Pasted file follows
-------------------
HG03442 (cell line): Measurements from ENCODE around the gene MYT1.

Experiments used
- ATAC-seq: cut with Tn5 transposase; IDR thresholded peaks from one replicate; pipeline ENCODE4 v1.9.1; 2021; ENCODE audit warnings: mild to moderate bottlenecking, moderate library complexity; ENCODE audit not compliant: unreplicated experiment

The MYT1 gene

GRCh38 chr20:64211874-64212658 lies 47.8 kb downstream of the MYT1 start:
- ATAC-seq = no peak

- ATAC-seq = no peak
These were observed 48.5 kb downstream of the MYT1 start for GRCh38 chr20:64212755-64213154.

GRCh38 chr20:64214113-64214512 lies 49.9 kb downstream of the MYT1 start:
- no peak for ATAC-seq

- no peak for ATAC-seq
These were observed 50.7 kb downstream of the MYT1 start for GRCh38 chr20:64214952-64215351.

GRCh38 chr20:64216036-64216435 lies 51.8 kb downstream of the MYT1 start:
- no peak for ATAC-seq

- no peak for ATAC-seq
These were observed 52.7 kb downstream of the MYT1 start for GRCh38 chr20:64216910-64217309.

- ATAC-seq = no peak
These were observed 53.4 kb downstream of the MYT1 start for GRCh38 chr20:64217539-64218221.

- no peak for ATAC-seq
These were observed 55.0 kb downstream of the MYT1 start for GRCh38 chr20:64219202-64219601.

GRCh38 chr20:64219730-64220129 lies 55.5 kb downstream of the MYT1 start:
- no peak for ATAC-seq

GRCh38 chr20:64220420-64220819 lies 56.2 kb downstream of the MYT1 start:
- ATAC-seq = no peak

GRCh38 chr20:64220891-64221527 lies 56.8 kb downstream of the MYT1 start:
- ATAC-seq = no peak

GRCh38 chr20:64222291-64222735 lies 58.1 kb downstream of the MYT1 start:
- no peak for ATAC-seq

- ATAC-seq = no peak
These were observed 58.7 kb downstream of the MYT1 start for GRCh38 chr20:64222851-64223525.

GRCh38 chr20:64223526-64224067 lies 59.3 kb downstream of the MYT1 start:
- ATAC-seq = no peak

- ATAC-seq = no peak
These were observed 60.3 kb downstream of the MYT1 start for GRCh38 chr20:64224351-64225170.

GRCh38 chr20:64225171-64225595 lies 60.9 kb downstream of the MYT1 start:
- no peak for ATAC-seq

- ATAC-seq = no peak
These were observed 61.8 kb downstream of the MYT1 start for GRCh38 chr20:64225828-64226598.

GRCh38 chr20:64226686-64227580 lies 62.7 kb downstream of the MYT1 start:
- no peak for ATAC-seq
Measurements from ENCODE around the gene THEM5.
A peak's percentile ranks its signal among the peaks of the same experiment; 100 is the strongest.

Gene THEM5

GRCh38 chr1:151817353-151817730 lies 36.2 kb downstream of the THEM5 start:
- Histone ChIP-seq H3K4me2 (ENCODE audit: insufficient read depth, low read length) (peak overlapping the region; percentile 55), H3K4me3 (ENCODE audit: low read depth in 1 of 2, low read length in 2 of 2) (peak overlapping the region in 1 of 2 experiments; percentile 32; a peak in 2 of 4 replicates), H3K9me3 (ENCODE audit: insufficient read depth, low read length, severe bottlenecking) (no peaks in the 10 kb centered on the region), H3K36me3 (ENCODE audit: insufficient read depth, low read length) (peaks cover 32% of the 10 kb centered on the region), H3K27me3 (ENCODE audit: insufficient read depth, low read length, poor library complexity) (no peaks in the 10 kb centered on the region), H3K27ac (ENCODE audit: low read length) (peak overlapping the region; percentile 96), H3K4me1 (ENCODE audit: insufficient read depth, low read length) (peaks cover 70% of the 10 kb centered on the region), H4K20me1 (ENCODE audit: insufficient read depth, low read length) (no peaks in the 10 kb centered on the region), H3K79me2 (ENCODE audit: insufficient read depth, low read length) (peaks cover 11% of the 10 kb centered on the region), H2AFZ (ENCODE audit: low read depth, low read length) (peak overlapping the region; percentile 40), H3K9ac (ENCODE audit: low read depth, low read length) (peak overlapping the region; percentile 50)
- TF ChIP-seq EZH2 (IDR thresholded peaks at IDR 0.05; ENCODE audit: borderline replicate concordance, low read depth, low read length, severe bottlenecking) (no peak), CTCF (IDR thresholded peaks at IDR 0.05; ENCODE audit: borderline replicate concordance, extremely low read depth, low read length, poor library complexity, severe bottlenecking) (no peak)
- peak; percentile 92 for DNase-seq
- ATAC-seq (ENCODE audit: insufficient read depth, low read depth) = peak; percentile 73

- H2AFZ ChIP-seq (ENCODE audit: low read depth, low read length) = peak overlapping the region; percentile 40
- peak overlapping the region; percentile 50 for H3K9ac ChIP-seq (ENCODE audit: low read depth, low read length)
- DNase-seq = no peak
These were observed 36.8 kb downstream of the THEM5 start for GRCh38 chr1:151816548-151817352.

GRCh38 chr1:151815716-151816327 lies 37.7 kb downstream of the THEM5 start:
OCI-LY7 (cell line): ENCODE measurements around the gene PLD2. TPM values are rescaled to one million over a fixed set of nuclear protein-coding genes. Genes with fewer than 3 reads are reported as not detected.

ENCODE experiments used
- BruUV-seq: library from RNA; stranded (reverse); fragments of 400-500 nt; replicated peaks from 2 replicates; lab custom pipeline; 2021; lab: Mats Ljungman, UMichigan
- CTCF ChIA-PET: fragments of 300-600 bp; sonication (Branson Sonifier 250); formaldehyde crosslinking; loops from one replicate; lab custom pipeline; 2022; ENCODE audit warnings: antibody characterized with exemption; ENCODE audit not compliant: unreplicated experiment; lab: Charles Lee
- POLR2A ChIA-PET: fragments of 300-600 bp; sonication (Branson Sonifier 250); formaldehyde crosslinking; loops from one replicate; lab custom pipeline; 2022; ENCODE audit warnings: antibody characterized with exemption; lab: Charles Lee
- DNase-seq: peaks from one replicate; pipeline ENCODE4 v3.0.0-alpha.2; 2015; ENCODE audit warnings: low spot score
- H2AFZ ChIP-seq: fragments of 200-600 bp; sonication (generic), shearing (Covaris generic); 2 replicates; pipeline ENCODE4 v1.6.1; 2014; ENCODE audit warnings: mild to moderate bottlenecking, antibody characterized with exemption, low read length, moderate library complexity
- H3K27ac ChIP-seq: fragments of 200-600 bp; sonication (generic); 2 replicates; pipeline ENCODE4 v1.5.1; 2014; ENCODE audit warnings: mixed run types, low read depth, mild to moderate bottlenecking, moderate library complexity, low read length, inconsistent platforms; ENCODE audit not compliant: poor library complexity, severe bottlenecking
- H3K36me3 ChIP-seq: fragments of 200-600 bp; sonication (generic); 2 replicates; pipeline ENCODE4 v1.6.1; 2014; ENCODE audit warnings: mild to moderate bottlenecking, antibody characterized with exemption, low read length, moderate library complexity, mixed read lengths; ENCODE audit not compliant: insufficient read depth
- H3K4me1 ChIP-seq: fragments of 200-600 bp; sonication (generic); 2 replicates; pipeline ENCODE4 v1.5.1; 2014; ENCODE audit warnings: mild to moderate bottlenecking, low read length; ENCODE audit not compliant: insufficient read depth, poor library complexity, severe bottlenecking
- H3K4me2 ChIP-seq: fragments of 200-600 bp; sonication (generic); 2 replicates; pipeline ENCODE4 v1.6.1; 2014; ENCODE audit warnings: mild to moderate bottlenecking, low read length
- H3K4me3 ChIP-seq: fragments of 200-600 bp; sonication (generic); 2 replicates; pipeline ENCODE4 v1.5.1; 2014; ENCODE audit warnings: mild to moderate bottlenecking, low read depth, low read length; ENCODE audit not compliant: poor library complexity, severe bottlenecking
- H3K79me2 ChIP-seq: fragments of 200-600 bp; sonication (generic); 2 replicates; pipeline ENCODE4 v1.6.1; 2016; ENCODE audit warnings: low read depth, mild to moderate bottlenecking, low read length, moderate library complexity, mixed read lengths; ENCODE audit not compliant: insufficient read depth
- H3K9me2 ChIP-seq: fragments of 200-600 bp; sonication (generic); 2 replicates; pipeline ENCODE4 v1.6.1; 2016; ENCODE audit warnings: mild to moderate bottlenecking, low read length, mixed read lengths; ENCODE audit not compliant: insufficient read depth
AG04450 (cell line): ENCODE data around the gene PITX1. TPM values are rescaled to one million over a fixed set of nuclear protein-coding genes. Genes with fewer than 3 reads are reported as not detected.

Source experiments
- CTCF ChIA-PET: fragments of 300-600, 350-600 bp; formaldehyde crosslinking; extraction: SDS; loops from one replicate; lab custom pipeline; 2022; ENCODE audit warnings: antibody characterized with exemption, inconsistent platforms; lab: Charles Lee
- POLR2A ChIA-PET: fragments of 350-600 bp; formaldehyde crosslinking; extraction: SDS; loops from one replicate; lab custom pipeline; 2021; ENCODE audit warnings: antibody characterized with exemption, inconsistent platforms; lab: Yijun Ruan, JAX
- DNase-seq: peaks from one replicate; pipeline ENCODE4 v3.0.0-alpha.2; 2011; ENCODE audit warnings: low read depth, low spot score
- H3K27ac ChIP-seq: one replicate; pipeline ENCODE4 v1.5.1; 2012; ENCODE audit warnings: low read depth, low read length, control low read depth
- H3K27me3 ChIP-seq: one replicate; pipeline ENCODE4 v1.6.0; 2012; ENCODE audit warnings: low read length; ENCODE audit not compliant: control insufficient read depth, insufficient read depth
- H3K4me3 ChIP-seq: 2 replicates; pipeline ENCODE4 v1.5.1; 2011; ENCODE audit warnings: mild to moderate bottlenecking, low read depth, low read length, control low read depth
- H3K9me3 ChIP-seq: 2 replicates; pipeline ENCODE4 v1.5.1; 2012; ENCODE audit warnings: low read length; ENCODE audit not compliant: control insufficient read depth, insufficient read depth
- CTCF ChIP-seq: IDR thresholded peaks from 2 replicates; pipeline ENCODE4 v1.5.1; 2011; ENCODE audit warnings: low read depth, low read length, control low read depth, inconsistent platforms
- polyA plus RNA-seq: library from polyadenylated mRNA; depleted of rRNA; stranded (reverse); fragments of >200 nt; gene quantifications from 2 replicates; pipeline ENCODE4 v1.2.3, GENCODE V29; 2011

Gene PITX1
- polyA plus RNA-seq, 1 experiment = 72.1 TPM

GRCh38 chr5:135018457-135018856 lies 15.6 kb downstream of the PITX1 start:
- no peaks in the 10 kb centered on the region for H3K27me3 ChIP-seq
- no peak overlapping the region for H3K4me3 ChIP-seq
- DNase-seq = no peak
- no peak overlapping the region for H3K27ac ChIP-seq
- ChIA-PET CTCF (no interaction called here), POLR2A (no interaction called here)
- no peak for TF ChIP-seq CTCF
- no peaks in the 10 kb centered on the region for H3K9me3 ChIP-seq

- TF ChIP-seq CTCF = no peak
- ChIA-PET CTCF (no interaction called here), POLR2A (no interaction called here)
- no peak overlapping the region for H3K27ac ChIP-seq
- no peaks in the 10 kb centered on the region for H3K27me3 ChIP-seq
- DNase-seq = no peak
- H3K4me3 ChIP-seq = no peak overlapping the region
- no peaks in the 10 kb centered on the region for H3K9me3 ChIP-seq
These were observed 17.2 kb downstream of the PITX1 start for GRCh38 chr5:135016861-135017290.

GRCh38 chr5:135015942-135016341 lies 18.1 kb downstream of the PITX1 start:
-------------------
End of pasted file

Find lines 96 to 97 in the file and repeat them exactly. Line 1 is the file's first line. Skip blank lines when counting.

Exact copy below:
These were observed 17.2 kb downstream of the PITX1 start for GRCh38 chr5:135016861-135017290.

GRCh38 chr5:135015942-135016341 lies 18.1 kb downstream of the PITX1 start: